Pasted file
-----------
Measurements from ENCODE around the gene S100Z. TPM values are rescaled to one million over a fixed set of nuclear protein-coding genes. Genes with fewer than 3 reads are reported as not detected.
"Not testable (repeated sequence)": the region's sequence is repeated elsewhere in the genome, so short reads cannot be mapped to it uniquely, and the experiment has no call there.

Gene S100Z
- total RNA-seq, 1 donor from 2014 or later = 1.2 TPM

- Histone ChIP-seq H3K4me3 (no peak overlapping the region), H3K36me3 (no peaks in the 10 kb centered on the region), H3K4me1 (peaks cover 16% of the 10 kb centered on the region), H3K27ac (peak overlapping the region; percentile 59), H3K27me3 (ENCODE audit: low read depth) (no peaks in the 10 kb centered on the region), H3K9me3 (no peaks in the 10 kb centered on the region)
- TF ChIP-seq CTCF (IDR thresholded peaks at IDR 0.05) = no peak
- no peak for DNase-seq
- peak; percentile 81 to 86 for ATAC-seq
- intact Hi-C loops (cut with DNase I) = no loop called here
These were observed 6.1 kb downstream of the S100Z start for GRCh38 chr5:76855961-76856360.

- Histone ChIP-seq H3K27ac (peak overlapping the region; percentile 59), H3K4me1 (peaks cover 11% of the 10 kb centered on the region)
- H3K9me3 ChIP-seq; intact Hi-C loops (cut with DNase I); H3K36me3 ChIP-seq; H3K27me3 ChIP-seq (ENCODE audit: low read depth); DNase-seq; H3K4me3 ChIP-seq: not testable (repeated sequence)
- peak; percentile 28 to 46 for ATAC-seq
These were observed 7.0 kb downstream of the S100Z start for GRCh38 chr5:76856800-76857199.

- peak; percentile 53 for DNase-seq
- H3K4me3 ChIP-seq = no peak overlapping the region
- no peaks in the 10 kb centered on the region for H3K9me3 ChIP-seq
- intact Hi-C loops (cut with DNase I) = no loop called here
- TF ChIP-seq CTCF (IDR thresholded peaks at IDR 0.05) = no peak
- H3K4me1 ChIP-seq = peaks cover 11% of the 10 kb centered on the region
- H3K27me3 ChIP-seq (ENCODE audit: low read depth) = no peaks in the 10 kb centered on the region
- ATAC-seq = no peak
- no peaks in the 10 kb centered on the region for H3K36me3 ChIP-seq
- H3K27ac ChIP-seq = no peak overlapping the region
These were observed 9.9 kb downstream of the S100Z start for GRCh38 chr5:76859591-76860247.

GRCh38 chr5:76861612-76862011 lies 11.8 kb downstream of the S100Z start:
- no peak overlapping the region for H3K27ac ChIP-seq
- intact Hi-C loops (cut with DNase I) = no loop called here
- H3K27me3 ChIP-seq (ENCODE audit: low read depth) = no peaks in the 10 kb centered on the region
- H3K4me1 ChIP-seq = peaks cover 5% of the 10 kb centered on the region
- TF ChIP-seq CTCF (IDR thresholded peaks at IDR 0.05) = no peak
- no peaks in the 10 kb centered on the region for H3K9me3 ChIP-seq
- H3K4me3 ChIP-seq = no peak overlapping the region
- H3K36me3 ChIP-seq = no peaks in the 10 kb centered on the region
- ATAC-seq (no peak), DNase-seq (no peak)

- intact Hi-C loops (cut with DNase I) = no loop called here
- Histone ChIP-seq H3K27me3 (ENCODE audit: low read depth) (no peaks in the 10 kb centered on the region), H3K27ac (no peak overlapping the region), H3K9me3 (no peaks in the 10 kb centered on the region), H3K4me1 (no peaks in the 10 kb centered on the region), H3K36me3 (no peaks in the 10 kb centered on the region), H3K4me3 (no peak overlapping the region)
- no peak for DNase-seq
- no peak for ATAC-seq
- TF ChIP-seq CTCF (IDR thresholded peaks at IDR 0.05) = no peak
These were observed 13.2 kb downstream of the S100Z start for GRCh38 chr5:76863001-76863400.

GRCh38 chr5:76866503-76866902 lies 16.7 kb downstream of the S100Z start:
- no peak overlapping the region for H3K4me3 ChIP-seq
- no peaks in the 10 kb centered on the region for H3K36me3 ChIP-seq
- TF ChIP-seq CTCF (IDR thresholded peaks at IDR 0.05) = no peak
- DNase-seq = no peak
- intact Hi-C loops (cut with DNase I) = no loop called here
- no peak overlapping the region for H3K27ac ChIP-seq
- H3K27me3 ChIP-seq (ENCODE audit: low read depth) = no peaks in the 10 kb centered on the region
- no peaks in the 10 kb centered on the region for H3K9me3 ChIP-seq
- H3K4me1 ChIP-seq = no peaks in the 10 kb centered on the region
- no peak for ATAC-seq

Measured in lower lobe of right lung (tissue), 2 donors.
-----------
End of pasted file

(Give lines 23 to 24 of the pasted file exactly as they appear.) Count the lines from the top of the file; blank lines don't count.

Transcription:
- no peaks in the 10 kb centered on the region for H3K36me3 ChIP-seq
- H3K27ac ChIP-seq = no peak overlapping the region